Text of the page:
Should we still recite the Prayer for the State of Israel if we disagree with its government?
A Letter to the Editor published in The Forward's Opinion section (see original here)
Re: “Why this Zionist rabbi has stopped saying the Prayer for the State of Israel” by Jodi Rudoren
Should we pray for the State of Israel? I certainly think so, but some of my rabbinic colleagues have proclaimed that, in light of their disagreement with Israel’s new governing coalition, their congregations will stop reciting the usual prayer for the State of Israel. That prayer was written in 1948 by some combination of Chief Rabbis Isaac Herzog and Ben-Zion Meir Hai Uziel and edited by Noble laureate Shai (S.Y.) Agnon. For decades, its prominent recitation on Shabbat and holiday mornings has been de rigueur at Zionist congregations.
“How can we pray for the success of a government with which we disagree so vehemently? How can we claim that the State of Israel represents the ‘first flowering of our redemption’ (reishit tz’michat ge’ulateinu)? This is not the redemption we have been praying for!” So claim those who have stopped reciting it.
This is hardly the first time that people who disagree with an Israeli government have proposed omitting the prayer. The suggestion has been made several times by both the right and the left. In the early 1990s, when Israel was in negotiations with the PLO for what became the Oslo Accords, prominent religious right-win Zionist rabbis proposed omitting the prayer. In 1995, with Prime Minister Rabin’s assassination, rabbis on the left began omitting it. In 2005, some on the right again omitted it in relation to the disengagement from Gaza. And now, with the ascendance of a far-right government, the pendulum has swung once again.
But this misguided proposal is based on two mistakes.
First, the prayer is not about any government. There are prayers about governments which have been recited for centuries by diaspora Jewish communities. Commonly known as “Prayer for our Government” or the “Prayer for our Country,” they are explicit petitions to God that He bless the leaders of government. Often, such a prayer was mandated by the governments themselves, and congregations recited it whether or not they supported their foreign rulers (imagine praying for the czar during times of pogroms).
However, the beautiful prayer that we recite for Israel is hardly a prayer for Israel’s government. It is a prayer for peace in the state, its inhabitants, the land, the nation; it is a prayer about the Jewish people’s national and spiritual aspirations. It is decidedly not a prayer about a specific individual or the preservation of any government. One line in the prayer does beseech God to send His light and His truth to Israel’s leaders and ministers — but wouldn’t we wish that for any government?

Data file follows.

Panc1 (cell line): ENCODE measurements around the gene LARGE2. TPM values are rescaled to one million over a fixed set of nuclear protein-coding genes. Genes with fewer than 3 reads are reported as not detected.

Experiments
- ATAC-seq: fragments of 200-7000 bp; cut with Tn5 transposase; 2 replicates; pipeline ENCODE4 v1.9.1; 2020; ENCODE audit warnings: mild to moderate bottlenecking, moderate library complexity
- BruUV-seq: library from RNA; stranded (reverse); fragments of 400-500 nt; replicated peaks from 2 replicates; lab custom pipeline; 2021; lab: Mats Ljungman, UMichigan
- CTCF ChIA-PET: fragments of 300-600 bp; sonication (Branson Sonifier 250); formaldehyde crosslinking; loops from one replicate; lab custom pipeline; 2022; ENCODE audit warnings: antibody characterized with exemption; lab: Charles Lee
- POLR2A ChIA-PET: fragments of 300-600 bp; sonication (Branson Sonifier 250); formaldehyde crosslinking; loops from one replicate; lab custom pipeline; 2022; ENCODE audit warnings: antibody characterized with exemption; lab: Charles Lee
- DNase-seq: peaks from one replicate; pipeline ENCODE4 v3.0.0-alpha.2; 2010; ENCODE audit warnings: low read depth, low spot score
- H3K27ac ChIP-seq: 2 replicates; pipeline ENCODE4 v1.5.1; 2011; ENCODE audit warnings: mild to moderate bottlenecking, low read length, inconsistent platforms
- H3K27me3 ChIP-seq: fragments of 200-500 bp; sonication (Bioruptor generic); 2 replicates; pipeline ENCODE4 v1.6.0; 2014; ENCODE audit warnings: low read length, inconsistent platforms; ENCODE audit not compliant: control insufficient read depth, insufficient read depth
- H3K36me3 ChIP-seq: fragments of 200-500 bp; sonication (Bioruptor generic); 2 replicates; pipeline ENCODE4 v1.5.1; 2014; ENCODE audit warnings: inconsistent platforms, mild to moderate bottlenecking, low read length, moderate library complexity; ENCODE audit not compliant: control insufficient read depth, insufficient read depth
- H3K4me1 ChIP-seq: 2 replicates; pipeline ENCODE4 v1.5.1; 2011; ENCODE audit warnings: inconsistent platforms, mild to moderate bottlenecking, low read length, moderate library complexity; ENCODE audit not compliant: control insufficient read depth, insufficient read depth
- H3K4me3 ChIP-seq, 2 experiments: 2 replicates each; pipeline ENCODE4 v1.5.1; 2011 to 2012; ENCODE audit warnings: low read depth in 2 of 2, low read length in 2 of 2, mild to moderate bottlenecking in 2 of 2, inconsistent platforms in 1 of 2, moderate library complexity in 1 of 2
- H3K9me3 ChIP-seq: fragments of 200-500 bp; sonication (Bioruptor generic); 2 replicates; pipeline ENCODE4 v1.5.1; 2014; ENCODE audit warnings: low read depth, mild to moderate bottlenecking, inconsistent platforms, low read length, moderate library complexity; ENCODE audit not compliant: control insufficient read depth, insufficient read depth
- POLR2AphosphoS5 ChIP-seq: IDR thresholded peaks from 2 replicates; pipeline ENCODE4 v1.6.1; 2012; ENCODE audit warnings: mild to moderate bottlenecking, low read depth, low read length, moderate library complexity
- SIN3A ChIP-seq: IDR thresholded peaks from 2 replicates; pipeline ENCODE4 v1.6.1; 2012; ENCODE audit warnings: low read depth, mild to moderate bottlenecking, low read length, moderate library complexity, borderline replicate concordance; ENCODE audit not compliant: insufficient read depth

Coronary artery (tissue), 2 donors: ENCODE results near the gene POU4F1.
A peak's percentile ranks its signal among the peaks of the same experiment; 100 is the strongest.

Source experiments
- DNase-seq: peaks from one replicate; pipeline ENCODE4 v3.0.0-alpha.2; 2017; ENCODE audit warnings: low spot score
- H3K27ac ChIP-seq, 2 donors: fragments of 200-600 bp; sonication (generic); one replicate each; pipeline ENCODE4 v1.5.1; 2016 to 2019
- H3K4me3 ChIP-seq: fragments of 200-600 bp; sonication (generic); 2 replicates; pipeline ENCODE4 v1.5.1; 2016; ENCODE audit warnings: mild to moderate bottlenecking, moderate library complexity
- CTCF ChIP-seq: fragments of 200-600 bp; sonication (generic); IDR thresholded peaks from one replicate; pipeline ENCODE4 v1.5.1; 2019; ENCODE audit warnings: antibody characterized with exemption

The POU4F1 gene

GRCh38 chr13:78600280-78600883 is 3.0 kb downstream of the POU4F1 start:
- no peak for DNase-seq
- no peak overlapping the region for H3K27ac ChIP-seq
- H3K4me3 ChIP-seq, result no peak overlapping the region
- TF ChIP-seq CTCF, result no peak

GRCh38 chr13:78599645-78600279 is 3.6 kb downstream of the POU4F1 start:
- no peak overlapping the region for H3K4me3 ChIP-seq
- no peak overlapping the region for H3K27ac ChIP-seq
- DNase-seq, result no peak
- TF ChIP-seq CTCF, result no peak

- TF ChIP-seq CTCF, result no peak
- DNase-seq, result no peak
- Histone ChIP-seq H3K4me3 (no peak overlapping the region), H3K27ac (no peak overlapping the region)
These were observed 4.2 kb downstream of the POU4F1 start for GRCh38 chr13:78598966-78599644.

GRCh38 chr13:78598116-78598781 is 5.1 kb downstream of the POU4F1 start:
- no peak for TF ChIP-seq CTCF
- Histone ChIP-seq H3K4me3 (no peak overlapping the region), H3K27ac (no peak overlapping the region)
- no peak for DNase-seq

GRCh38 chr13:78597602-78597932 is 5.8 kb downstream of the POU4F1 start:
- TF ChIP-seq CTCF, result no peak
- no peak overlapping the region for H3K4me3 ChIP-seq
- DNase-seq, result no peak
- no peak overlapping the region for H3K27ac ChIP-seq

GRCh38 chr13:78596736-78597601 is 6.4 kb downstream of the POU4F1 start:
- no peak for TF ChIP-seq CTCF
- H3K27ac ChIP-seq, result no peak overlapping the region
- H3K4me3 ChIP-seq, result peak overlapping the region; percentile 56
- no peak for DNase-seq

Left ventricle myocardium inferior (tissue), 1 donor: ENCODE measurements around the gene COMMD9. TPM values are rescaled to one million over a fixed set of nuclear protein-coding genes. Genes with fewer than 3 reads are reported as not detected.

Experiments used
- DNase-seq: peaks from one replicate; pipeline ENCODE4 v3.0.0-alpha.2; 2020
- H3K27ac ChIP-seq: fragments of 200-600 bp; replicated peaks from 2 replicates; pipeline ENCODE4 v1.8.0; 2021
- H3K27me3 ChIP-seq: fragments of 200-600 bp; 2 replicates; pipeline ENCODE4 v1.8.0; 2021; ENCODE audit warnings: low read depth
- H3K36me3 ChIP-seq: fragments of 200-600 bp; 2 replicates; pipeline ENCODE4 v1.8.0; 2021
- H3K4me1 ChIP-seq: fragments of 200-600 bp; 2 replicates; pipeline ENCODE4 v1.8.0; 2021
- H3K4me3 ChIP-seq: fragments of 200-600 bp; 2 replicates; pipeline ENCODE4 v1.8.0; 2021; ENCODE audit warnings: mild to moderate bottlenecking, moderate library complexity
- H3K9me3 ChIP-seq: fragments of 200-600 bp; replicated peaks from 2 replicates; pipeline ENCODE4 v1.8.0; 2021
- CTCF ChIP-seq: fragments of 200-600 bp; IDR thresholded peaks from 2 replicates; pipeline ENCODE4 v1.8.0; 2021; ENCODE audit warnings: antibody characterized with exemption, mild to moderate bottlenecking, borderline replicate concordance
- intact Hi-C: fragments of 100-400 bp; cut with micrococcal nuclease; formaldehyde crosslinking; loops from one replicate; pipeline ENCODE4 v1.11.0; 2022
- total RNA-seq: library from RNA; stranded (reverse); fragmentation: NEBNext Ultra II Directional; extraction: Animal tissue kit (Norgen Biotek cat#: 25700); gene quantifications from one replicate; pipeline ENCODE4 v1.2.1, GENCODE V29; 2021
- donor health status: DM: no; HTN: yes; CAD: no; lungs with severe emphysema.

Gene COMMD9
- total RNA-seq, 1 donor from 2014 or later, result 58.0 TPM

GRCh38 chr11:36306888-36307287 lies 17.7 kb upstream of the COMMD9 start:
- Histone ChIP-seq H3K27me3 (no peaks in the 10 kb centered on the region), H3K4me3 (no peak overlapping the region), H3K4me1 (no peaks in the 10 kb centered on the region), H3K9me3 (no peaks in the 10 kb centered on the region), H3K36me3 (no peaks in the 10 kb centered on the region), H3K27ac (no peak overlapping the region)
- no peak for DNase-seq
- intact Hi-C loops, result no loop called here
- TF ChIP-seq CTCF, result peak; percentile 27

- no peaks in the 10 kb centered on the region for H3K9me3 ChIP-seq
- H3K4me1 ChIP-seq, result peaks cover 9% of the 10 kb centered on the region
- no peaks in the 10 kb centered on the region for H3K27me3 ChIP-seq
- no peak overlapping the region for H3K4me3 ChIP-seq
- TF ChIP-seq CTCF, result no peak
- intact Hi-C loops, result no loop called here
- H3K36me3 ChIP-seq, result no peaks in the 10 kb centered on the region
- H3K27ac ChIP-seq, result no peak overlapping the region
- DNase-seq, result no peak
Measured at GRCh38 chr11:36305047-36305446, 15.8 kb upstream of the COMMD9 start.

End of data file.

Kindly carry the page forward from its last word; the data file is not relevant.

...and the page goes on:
Second, the expression that declares Israel to be a part of the redemptive process includes many qualifications. The prayer does not ask God to bless the State of Israel “which marks our redemption” or even “which marks the flowering of our redemption.” There are two qualifications to redemption: reishit (the beginning of) tz’michat (the flowering or budding) ge’ulateinu (our redemption). The Chief Rabbis wisely qualified any attributions of redemption so as to not make any bold theological claims. Whatever the government may be, it is self-evident that the ingathering of the Jewish people to the land of Israel in which we govern ourselves is of great historic and national significance.
I understand, in principle, how one could view the state as having no religious or redemptive significance. However, it is not reasonable to believe that Israel represented the earliest stages of a national redemptive process with one government but not the next. Which government happens to be elected and what their specific policies might be have little to do with the religious significance of the state of Israel and our support for it.
The fact is that we commemorate and celebrate partial successes. The exodus from Egypt was only a first step toward redemption, and we celebrate Passover. Shavuot too celebrates a first step — there was no guarantee the Israelites would keep the Torah and fulfill its commandments. Similar caveats are true for the rabbinic holidays of Hanukkah and Purim. The story of the Jewish people in the land of Israel does not conclude with the standing of the state today. But it is an important part of our story, one worth celebrating.
Actions of any government that run counter to our values and ideals must give us pause, and we have every right to disagree and protest in response. But one government or another does not change the significance of the state of Israel in broader Jewish history, and we don’t need to stop saying that it is the beginning of the beginning of a process. We certainly should not stop praying for the state, its people, our land, or for God’s light to help those who lead it.
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